There will be loathing
This movie would not have been made in 2008. The pre-Obama euphoria was still in full flight and Americans still believed in the possibility of changing politics in a country that still has filibusters and declares pizza a vegetable. There is however nothing more delicious than that sudden moment of reckoning when one becomes disillusioned with their icons. The resultant mixture of self loathing and depression often results in a creative alchemy that if channeled right can be both miserable and amazing.
The Ides of March comes as the result of such disillusionment. Directed by George Clooney, it’s easily his most cut throat satire of American politics. The film follows a Stephen Meyers, a young talented deputy campaign manager played by a resurgent Ryan Gosling. What Meyers has in talent he also has in gullibility. This is brought to a head when he finds out the Morris who is running for president is also sleeping with his an intern.
The ides of March is a film that showcases characters with goals that are at constant logger heads, especially when it comes to the relationship between Meyers and senior Campaign managers Paul Zara. Zara is played by a seemingly bloated Philip Seymour Hoffman who pulls of a well articulated Mid-western accent with apparent ease. One of the most outstanding scenes in the film comes when Zara preaches the ideal of loyalty in politics. This in way is a fable on how the Democratic Party has betrayed Americans and even betrayed itself.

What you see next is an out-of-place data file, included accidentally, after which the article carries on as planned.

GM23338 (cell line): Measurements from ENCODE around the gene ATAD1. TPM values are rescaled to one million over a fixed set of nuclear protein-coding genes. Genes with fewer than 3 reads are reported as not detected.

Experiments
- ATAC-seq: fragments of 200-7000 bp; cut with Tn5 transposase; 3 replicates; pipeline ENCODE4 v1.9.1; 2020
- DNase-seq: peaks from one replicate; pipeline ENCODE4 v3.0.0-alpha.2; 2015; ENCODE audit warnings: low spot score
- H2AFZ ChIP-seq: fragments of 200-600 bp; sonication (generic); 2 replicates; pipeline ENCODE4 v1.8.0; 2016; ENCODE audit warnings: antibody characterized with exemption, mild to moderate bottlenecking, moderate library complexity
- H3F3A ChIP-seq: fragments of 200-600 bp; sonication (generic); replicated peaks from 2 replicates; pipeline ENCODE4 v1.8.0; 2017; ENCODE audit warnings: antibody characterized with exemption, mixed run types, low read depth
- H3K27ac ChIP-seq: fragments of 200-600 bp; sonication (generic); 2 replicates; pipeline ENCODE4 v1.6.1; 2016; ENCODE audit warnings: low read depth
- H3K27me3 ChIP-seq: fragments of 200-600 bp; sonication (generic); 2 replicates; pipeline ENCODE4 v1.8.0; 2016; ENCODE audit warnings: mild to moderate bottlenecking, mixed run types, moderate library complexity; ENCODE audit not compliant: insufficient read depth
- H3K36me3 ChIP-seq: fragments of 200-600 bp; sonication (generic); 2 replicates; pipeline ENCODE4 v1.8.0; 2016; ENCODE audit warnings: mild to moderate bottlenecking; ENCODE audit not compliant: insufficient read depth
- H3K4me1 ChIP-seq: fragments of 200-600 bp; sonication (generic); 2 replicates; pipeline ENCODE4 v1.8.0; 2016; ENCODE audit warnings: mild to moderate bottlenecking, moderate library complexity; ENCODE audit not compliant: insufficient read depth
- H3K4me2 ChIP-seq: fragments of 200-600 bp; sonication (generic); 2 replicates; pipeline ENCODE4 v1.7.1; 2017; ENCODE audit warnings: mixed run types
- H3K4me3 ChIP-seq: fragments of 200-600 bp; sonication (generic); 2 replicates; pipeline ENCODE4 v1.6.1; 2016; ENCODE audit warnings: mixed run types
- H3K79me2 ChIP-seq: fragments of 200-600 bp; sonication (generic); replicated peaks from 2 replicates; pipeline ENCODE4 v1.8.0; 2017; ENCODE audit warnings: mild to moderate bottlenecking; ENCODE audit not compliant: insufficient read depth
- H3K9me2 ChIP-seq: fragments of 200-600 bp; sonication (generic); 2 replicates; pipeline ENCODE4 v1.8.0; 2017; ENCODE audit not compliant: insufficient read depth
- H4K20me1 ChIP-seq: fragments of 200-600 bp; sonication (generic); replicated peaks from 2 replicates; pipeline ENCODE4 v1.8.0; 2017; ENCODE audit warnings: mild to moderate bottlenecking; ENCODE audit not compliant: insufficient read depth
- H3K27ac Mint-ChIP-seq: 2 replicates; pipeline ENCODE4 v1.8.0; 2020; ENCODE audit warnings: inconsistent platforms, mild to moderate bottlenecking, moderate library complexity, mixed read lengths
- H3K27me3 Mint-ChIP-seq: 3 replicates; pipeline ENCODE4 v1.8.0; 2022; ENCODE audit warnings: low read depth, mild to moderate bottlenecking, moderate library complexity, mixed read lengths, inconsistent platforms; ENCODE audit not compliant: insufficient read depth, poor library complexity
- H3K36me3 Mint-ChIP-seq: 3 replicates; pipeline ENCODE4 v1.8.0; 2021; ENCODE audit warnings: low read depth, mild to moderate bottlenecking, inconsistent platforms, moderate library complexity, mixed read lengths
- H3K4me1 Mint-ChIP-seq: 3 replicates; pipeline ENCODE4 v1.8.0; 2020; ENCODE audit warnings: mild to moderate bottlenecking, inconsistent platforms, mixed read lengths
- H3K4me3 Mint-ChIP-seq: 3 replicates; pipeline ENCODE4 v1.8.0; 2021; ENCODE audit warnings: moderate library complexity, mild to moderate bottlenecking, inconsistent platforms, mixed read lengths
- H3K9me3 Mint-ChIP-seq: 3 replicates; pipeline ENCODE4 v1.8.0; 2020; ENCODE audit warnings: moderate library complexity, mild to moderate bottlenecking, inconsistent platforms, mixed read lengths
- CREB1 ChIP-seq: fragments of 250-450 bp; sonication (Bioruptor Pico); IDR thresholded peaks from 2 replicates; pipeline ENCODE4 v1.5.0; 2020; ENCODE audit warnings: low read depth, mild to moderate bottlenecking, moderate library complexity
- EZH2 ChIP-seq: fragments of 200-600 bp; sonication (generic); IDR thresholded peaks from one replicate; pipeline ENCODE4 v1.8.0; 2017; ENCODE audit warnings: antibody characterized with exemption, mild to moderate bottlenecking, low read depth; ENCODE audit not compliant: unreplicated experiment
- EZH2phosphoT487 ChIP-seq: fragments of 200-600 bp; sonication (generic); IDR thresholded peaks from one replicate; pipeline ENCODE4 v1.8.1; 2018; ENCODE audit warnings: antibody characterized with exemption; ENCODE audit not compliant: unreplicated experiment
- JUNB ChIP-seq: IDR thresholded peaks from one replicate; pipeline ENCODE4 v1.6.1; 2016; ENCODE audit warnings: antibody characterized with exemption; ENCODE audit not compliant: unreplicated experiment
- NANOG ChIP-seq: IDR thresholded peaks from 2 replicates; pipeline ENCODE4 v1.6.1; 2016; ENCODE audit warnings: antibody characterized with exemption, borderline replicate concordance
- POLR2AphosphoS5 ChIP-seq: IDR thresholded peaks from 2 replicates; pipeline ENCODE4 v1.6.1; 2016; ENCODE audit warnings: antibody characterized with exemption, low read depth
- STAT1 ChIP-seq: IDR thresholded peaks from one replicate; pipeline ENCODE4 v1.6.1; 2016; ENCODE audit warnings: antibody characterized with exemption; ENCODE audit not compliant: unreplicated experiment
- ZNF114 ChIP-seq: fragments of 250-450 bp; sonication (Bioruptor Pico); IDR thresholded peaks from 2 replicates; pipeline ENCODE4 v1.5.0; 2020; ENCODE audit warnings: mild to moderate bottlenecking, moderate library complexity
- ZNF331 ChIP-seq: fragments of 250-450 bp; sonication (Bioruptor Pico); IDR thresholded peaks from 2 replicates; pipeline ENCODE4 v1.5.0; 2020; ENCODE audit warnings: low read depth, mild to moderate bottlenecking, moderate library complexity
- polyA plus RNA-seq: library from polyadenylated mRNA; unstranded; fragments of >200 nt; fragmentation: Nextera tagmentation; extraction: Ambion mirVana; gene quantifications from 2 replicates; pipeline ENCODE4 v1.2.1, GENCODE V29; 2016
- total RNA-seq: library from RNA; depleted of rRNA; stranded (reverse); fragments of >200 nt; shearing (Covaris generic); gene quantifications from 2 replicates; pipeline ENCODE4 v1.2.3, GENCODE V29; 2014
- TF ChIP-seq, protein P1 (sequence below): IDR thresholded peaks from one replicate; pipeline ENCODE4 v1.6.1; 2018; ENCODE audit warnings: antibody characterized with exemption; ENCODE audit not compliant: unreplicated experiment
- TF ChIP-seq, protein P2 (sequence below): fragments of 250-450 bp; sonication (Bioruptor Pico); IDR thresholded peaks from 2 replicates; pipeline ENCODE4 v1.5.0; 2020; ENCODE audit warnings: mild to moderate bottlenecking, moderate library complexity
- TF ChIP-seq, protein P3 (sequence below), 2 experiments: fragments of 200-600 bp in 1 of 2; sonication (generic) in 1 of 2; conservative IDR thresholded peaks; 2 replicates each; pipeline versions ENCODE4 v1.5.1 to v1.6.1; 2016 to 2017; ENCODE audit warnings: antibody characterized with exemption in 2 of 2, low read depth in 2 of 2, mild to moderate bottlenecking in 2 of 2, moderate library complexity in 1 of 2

This film although not particularly strong in terms of plot points, it has a centered character that holds. Never at any moment are you unconvinced by the narrative being acted out on screen. As Meyers faces being fired he in turns has to make a decision about whether he will stay and be part of the dirt of it all or leave what he describes as his life behind.
This is a question that most Americans will have to ask themselves sooner or later this year. Come Election Day voters will have to decide whether they still have faith in political system that is complicit. And if they leave what will they be moving towards.
The ides of March is a necessary look at the farce that is American democracy. The dealing that takes place behind closed doors and the buying power of individuals. Clooney both on and behind the camera does a masterful job of portraying the often unsettling reality of what it means to play in the Washington. He does not compromise in bringing out the dirty nuances of the Democratic Party. He even manages to take a shot at Clinton when Meyers says, “You can’t fuck the interns. They get you for that.”
This is not a glamorous picture it’s largel and unsettling and depressingly real.